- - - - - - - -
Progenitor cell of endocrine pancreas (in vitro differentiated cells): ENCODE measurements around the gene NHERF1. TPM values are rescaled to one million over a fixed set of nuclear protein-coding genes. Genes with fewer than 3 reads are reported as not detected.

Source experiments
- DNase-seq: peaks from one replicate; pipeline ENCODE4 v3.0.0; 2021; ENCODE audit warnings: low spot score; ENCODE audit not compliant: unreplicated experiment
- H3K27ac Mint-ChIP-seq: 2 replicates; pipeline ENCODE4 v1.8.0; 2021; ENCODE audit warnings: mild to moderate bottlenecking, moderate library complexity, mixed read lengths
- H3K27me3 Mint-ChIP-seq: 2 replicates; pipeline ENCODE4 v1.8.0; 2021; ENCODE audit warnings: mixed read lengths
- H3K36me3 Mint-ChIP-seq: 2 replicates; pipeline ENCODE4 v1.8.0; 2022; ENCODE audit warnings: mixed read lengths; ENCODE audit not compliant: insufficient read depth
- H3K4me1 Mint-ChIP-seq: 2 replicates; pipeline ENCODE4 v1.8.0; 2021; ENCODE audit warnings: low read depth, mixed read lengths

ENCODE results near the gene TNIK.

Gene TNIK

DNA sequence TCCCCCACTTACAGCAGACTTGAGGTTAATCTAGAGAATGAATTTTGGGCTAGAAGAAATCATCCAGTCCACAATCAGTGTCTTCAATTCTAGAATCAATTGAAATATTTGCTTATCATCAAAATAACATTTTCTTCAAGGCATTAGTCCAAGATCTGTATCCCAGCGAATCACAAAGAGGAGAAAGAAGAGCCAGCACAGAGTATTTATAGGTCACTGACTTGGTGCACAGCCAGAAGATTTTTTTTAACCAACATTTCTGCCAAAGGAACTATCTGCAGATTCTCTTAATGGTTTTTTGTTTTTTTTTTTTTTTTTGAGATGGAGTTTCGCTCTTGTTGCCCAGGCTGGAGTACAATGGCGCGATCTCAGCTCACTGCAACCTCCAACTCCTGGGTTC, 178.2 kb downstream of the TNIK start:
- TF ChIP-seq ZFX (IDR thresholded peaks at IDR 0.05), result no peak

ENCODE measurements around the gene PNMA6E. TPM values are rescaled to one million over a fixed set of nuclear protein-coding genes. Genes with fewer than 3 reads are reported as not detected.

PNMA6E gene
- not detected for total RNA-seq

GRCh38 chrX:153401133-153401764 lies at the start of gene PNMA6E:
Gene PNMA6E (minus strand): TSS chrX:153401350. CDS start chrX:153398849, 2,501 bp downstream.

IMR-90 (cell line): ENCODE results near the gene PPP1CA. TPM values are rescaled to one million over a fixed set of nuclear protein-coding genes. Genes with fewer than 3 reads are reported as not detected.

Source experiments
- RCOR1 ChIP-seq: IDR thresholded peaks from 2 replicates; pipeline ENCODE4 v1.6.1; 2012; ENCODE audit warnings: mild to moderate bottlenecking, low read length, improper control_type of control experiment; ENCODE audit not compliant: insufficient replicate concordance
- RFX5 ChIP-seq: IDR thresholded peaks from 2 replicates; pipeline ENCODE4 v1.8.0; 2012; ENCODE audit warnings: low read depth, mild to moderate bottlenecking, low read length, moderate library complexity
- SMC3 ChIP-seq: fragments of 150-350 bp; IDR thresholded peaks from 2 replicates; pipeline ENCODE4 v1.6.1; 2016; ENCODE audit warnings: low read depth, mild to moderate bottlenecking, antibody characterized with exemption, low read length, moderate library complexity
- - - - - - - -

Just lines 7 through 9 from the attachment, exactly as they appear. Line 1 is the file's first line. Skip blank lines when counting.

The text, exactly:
- H3K4me1 Mint-ChIP-seq: 2 replicates; pipeline ENCODE4 v1.8.0; 2021; ENCODE audit warnings: low read depth, mixed read lengths

ENCODE results near the gene TNIK.

Gene TNIK